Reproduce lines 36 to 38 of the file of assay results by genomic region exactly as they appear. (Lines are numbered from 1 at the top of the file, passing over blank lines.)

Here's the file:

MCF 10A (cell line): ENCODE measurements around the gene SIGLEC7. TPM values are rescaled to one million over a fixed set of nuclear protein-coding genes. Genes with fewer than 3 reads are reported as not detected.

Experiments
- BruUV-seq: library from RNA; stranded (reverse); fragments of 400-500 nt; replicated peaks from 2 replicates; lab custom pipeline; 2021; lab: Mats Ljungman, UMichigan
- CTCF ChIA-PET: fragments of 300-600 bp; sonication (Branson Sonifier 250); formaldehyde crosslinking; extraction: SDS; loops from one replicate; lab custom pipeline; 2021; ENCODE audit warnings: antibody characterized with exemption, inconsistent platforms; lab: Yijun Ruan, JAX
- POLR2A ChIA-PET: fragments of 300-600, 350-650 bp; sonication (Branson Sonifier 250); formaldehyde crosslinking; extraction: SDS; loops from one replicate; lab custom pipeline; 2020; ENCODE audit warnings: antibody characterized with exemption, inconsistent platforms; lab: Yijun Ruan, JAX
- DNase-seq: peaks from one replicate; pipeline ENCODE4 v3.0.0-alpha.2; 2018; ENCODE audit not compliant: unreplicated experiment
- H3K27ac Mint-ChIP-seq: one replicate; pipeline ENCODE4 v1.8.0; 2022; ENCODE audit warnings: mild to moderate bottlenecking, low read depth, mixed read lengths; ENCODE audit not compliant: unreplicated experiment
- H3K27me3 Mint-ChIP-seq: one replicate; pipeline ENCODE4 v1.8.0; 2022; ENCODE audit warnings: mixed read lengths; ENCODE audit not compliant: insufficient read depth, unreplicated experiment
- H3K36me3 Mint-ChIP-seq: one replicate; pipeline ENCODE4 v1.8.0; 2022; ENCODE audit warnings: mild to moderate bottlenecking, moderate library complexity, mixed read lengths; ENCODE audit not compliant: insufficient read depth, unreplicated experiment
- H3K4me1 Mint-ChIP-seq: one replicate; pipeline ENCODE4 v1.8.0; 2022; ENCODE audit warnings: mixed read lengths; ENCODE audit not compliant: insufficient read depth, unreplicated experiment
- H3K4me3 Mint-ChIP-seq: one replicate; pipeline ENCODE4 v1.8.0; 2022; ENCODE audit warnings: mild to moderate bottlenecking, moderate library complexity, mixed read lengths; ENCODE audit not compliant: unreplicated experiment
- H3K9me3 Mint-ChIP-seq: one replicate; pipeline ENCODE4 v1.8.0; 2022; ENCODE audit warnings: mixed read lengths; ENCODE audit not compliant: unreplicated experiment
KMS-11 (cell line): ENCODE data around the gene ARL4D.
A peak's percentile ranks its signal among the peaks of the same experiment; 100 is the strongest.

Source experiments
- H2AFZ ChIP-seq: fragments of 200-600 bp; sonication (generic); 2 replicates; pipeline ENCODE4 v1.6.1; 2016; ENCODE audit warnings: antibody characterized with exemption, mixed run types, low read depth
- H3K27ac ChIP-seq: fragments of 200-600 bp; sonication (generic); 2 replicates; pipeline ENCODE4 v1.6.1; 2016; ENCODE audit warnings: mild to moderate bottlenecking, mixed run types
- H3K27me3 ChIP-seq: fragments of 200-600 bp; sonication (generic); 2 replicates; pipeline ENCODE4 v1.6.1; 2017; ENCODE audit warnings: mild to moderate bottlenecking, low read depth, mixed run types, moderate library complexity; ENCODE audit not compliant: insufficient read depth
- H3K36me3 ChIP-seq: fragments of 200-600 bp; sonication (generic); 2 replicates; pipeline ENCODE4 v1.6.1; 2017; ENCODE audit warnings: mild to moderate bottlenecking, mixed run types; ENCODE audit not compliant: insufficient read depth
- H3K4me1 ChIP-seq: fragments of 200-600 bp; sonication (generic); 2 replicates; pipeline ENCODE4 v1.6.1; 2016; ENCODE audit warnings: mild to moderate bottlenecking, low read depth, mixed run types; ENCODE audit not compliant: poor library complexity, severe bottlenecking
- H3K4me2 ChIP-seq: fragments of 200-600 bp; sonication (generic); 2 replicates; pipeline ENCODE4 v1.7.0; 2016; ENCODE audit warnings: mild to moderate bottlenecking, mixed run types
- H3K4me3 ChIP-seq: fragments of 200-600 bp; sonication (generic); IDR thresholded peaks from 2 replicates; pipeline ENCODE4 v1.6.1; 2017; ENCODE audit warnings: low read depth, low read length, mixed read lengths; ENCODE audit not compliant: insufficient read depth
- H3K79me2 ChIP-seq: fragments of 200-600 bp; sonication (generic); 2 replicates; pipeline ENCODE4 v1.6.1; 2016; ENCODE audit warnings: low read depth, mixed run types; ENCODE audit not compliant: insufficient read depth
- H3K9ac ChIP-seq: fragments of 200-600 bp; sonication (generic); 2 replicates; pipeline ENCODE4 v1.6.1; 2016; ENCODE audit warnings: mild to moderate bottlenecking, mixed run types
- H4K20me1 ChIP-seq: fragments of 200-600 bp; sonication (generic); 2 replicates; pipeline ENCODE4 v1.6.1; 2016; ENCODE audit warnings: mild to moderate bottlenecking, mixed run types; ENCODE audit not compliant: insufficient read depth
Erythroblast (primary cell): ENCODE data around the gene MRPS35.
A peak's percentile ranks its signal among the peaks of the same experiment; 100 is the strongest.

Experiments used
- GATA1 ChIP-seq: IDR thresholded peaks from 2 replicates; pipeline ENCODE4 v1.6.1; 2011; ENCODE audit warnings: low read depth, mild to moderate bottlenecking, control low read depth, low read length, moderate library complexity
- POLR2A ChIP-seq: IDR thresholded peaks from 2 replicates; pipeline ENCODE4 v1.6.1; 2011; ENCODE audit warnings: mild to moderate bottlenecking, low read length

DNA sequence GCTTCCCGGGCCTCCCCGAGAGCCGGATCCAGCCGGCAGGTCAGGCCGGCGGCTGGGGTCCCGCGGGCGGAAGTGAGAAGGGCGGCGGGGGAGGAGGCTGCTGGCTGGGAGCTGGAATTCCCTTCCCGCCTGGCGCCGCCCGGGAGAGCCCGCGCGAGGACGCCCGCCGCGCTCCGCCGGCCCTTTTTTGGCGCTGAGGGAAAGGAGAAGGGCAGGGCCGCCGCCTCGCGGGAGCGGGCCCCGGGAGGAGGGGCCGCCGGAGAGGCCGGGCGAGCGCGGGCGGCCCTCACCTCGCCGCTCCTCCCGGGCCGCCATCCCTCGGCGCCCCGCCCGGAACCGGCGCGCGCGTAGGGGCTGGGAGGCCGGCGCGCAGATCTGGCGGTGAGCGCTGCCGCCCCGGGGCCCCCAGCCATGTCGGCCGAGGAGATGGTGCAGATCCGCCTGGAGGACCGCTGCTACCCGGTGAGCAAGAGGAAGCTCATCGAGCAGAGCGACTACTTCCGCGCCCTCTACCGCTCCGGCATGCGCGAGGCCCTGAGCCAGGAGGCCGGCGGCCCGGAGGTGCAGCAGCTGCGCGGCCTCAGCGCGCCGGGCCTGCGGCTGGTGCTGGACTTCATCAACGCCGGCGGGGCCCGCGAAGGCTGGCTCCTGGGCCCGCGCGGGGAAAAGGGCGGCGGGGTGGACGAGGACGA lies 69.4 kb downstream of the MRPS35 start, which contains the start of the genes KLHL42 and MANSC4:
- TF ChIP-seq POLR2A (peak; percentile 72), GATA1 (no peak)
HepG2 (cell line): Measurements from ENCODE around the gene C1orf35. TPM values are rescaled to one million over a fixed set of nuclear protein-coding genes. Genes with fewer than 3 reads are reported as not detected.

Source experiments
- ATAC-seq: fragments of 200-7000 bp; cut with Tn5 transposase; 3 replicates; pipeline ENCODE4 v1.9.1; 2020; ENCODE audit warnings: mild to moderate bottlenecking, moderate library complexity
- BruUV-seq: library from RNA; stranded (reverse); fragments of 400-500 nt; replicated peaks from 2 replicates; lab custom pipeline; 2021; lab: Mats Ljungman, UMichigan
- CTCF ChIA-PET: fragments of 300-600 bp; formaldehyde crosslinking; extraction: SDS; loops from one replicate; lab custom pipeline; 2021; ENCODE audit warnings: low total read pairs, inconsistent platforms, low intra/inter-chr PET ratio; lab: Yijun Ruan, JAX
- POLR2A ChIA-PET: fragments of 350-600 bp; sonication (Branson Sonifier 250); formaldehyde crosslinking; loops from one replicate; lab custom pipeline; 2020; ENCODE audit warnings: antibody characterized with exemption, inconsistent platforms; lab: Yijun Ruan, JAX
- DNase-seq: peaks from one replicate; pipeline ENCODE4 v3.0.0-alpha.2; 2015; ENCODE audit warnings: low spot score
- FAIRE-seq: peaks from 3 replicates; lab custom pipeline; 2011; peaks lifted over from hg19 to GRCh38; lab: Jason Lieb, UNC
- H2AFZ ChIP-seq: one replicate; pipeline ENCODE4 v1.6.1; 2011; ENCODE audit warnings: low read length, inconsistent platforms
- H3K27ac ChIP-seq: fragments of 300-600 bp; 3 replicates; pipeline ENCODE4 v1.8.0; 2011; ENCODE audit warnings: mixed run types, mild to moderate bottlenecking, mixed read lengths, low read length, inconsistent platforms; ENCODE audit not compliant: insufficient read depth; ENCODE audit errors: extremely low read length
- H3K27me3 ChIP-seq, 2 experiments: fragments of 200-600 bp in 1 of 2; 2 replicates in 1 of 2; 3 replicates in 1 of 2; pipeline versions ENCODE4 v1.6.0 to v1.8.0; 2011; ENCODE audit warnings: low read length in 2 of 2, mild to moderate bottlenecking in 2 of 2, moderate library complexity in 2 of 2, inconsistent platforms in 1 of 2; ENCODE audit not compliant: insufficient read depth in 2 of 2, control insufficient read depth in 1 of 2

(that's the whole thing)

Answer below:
- BruUV-seq: library from RNA; stranded (reverse); fragments of 400-500 nt; replicated peaks from 2 replicates; lab custom pipeline; 2021; lab: Mats Ljungman, UMichigan
- CTCF ChIA-PET: fragments of 300-600 bp; formaldehyde crosslinking; extraction: SDS; loops from one replicate; lab custom pipeline; 2021; ENCODE audit warnings: low total read pairs, inconsistent platforms, low intra/inter-chr PET ratio; lab: Yijun Ruan, JAX
- POLR2A ChIA-PET: fragments of 350-600 bp; sonication (Branson Sonifier 250); formaldehyde crosslinking; loops from one replicate; lab custom pipeline; 2020; ENCODE audit warnings: antibody characterized with exemption, inconsistent platforms; lab: Yijun Ruan, JAX